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5th February, 2014
It was never expected that she would leave the asylum, but for some unfathomable reason, her brother—and she spits at the word—was convinced to allow her to be moved to the new city. That shining beacon of hope and harmony that made her want to rip at her eyes because she could not stand the brightness.
Azula holds little hope for her own recovery (despite her own protests that she isn't crazy), and even less for her surroundings. She wonders how much effort was put in to make it seem as though there was no effort at all.
Azula expects a dull, damp cell, surrounded by bars in which she would be gawked at like an amusement show. It surprises her that there is no pomp or fanfare. She's so used to it, after all. Now, she doubts people even know who she is. Her move was a secret; so was she.
The Fire Nation Institution for the Criminally Insane had pampered her; she was never alone. Now, she had no company but herself and the view from the small barred window. She had anticipated the drop in care, and was not disappointed, but why? Why even bother?
For days and weeks on end, she sits alone in the dark, eating whatever food the guards throw at her. They are earthbenders; hating her for crimes she never committed, simply because they can—who will report them for torturing a war criminal who deserves to die, anyway? She is no longer the famed Princess of the Fire Nation. She's nobody. She's scum, worth no more than the dirt she sleeps on. She screams out, sometimes, the anguish oftentimes too much for even her wretched soul to bear. It reminds her of the Agni Kai.
There never is any answer.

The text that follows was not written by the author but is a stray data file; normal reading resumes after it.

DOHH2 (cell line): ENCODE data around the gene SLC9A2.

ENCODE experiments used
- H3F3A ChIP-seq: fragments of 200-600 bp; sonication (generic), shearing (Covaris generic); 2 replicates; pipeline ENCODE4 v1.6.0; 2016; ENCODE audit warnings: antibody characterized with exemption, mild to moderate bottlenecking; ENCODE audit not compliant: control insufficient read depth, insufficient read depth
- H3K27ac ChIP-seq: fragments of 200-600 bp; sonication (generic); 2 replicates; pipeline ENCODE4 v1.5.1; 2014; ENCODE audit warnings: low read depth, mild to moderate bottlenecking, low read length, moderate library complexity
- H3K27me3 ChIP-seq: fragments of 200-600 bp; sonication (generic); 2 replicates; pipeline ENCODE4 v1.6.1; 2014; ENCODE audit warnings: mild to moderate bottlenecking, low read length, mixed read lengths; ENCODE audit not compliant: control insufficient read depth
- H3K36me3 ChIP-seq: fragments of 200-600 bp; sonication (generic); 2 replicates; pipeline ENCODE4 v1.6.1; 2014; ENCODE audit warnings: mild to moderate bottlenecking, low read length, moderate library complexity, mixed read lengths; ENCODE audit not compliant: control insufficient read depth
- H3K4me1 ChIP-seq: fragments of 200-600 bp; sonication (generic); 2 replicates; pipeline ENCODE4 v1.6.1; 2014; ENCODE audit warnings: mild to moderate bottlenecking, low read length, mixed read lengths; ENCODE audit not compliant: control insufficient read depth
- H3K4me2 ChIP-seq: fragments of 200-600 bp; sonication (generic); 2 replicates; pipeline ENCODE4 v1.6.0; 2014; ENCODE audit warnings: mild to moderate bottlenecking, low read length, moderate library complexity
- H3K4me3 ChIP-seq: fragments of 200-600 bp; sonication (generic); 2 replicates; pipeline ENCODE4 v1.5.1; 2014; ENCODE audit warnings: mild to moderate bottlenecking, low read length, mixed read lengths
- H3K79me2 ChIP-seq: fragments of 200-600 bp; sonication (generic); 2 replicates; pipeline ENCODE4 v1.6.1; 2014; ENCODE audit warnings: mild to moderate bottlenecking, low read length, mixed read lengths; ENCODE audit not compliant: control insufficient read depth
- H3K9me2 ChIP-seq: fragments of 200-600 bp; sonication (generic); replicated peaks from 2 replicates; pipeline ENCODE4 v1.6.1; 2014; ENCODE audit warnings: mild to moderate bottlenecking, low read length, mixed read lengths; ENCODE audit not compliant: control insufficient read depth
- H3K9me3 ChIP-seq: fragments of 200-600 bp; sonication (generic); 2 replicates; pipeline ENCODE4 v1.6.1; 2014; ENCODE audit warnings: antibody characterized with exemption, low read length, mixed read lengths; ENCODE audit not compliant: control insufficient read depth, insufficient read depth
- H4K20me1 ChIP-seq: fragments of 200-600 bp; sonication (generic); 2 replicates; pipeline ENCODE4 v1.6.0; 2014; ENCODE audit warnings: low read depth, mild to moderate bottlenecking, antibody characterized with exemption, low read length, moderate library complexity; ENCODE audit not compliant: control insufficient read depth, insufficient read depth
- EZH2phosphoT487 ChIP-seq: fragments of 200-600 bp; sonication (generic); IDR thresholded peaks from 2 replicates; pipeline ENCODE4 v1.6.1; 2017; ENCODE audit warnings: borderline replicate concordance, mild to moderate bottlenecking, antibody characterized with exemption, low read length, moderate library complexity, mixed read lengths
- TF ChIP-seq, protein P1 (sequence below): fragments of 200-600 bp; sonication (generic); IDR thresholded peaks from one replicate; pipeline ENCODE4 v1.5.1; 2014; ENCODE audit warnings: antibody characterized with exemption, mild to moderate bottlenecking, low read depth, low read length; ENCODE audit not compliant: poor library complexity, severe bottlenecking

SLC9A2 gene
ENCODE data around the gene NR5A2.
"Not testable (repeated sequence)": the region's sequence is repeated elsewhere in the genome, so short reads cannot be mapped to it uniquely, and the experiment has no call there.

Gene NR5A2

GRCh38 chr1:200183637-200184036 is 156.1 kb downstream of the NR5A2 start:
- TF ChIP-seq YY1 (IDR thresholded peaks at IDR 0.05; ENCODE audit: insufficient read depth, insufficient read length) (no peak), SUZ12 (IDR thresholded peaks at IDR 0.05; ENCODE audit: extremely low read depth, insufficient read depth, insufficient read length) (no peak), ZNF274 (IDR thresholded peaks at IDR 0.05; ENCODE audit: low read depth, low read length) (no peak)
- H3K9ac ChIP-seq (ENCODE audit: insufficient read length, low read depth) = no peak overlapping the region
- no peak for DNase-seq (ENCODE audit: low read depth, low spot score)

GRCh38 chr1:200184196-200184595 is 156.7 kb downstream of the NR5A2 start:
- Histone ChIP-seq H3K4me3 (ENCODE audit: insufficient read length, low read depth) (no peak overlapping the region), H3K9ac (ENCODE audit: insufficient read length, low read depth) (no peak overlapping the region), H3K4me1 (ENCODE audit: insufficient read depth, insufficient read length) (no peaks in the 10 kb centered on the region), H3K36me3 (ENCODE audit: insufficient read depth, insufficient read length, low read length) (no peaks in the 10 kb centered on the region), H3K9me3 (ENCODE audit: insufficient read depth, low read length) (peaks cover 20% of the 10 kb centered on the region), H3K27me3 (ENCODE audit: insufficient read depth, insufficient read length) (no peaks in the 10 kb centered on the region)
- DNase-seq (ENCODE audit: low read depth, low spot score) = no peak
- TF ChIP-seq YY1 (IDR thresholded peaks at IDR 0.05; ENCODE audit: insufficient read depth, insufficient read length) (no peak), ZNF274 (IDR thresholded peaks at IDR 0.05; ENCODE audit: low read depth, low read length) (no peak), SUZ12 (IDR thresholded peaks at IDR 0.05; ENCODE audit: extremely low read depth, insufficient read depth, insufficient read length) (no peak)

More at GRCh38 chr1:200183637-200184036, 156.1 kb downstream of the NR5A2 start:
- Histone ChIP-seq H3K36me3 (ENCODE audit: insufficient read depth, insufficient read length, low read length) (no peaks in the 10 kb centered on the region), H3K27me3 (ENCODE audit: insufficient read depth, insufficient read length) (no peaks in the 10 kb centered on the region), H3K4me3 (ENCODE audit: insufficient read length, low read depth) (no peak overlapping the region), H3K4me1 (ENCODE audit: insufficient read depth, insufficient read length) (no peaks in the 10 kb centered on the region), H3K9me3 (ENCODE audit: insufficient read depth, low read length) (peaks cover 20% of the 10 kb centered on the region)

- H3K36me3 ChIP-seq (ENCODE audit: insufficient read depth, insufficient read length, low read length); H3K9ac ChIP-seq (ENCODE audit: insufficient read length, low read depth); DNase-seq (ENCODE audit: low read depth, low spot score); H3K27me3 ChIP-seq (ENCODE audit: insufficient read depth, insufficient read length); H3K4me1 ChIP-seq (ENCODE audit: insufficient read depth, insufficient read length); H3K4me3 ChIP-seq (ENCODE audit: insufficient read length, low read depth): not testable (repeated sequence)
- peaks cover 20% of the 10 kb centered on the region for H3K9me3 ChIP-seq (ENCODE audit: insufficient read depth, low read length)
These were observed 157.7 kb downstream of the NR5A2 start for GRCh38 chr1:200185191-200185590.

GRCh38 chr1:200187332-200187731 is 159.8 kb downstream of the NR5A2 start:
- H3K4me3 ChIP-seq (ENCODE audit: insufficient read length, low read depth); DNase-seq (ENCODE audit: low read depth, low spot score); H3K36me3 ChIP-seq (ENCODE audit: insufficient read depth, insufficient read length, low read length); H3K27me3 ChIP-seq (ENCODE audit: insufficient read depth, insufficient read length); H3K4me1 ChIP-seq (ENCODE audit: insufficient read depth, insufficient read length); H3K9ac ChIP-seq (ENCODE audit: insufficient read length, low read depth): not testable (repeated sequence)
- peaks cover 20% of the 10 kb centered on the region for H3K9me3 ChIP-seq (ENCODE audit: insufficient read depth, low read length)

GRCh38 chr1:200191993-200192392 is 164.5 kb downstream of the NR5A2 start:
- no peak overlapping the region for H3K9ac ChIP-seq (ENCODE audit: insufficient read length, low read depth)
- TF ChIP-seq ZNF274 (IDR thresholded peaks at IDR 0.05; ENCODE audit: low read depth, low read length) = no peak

Toph visited the Fire Nation only once, refusing to take on board the Princess. She hadn't the time nor space to look after a half-deranged war criminal. She returned to her job a few days later, in time to feel the gaunt princess being pushed roughly into one of the older cells.
After an extremely angry letter to Zuko, and a night of drinking with Sokka, she conceded that perhaps it was best. Azula couldn't get better if her own brother didn't want her. But, something could make her better; they just had to find out what it was.
Azula never receives visitors. Her screams terrify other prisoners until she is gagged. The burns on her cell only cease when chi shackles are placed on her wrists, inhibiting her. So, she sits there, silent and smouldering but feeling so, so cold.
The feeling brings back memories, painful recollections of the freak, the circus clown; it extends further and further as Azula fights to ignore it. She doesn't want to remember, to know or imagine.
The only time she ever felt the need for company, and she was so removed from society that even the guards barely showed their face.
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